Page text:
Border Security:

Investigators Successfully Transported Radioactive Sources Across Our Nation's Borders at Selected Locations

GAO-06-545R: Published: Mar 28, 2006. Publicly Released: Mar 28, 2006.

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Gregory D. Kutz
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This report responds to a Congressional request that we investigate potential security weaknesses related to the installation of radiation detection equipment at U.S. ports of entry. We focused our efforts on testing whether the radiation portal monitors installed at the U.S. ports of entry would detect radioactive material transported in vehicles attempting to enter the United States. We also agreed to provide our observations regarding the procedures that Department of Homeland Security U.S. Customs and Border Protection (CBP) inspectors followed when the radiation portal monitors detected such material. We have reported on the security of our nation's northern border in terms of detection of illegal transport of radioactive material into the United States in our previous work.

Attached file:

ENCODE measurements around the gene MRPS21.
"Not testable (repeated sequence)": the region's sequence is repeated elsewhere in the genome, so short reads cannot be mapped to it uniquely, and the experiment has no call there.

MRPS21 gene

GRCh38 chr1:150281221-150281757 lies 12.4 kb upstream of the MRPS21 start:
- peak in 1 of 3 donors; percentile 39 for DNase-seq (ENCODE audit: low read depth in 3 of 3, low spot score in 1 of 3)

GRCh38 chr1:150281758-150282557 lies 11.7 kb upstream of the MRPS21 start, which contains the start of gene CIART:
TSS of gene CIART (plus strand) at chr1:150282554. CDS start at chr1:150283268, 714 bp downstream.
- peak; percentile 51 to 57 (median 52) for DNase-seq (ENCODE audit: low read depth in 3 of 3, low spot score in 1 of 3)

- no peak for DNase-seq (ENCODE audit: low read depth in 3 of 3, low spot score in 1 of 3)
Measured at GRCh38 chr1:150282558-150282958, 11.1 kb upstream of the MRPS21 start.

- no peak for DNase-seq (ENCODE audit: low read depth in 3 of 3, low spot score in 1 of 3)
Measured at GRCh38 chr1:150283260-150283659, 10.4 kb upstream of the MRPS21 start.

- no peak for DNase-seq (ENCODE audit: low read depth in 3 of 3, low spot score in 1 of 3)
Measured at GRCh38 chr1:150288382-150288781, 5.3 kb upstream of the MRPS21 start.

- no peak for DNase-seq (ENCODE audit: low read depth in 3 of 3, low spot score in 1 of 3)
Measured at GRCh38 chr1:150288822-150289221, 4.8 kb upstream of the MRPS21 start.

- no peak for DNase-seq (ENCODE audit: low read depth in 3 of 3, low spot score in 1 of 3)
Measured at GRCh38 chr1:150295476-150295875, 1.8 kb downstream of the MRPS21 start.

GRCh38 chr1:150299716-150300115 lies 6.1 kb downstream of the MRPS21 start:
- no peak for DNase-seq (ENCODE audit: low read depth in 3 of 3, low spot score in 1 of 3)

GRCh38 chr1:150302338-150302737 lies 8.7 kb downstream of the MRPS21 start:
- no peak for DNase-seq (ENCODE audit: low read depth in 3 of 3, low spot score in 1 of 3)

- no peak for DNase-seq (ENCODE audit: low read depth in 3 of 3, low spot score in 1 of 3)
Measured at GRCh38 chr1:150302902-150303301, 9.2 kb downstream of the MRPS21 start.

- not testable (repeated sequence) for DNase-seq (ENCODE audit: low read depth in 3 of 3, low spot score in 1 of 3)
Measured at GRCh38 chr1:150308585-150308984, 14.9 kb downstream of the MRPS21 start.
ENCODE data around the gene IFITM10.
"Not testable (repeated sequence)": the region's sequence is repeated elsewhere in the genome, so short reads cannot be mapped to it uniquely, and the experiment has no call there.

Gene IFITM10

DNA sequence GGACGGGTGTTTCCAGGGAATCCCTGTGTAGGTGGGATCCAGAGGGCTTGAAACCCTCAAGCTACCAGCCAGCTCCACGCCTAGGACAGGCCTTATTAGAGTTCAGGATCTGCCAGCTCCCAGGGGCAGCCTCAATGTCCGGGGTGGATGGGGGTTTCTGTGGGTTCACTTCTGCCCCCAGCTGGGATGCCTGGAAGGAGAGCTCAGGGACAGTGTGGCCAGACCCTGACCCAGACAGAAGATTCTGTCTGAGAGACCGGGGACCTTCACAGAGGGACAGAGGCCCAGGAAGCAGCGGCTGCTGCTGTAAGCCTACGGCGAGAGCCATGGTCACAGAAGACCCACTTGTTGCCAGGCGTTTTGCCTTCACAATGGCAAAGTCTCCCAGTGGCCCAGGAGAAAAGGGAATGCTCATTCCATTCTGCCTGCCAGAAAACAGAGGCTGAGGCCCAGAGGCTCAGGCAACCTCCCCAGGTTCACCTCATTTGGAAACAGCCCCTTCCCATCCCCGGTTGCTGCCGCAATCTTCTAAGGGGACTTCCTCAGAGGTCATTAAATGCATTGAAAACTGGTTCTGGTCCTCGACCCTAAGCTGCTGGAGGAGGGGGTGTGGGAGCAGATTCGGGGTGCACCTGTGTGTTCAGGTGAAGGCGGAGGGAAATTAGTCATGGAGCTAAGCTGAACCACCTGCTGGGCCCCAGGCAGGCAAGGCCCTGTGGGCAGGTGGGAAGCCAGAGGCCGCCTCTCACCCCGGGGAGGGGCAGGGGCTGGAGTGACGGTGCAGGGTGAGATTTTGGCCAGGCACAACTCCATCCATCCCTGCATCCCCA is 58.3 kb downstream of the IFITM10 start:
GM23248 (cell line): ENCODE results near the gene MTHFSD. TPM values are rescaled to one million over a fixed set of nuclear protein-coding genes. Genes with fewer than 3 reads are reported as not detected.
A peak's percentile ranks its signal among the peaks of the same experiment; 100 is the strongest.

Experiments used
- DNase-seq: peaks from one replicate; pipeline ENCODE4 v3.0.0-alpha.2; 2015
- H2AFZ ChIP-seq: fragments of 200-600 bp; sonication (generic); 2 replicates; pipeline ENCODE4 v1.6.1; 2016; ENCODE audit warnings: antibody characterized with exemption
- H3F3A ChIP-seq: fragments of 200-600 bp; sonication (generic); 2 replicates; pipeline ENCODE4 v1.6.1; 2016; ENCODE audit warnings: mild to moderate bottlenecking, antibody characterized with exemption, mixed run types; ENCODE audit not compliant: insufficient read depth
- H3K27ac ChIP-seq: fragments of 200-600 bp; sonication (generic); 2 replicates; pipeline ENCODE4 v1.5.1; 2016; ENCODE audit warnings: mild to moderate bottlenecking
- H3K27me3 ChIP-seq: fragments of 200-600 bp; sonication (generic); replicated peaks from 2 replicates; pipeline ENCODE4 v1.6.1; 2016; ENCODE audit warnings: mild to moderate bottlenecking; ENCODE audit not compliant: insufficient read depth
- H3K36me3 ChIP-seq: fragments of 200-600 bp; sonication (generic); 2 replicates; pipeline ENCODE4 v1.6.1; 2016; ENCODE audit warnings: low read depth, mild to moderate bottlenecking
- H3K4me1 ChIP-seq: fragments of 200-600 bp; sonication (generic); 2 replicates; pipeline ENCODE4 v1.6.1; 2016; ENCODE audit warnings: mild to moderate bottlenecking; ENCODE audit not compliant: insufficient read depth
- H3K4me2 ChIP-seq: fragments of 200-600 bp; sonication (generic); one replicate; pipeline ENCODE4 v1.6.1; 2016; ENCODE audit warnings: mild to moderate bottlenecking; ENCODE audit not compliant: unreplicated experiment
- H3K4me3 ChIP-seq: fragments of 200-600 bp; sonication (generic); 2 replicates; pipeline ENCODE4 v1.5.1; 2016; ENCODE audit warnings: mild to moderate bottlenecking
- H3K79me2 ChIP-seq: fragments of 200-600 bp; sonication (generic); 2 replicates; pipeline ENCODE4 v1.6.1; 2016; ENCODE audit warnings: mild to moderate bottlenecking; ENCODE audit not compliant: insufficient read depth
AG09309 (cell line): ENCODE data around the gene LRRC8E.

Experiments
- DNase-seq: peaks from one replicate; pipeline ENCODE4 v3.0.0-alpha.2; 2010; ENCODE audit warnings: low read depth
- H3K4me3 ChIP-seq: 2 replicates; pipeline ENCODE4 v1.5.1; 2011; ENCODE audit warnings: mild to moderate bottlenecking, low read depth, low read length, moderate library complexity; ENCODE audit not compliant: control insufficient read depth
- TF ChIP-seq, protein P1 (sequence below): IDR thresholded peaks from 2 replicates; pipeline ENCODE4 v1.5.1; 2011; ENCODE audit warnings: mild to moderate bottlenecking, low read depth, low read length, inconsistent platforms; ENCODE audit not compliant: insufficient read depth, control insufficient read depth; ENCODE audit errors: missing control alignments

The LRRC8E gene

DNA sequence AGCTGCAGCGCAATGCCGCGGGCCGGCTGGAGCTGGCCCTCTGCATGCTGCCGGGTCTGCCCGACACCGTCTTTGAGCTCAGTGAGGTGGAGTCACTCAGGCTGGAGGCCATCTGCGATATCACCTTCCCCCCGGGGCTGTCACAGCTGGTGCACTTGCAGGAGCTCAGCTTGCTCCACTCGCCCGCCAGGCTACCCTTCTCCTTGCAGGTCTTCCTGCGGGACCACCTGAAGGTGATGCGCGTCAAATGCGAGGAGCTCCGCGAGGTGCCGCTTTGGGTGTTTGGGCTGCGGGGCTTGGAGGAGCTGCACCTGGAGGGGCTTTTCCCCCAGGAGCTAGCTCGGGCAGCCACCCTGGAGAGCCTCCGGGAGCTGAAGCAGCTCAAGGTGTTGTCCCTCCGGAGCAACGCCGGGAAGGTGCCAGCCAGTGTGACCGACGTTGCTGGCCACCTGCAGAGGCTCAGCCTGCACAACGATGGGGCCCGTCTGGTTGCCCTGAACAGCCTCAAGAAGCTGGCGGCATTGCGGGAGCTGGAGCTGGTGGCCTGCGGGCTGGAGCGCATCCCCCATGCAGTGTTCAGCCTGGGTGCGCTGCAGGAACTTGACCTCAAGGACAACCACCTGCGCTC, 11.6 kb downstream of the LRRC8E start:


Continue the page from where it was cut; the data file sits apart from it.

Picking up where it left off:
For the purposes of this undercover investigation, we purchased a small amount of radioactive sources and one container used to store and transport the material from a commercial source over the telephone. One of our investigators, posing as an employee of a fictitious company located in Washington, D.C., stated that the purpose of his purchase was to use the radioactive sources to calibrate personal radiation detection pagers. The purchase was not challenged because suppliers are not required to determine whether buyers have legitimate uses for the radioactive sources, nor are suppliers required to ask the buyer to produce an NRC document when making purchases in small quantities.The radiation portal monitors properly signaled the presence of radioactive material when our two teams of investigators conducted simultaneous border crossings. Our investigators' vehicles were inspected in accordance with most of the CBP policy at both the northern and southern borders. However, our investigators were able to enter the United States with enough radioactive sources to make two dirty bombs using counterfeit documents. Specifically, they were able to successfully represent themselves as employees of a fictitious company and present a counterfeit bill of lading and a counterfeit NRC document during the secondary inspections at both locations. The CBP inspectors never questioned the authenticity of the investigators' counterfeit bill of lading or the counterfeit NRC document authorizing them to receive, acquire, possess, and transfer radioactive sources.

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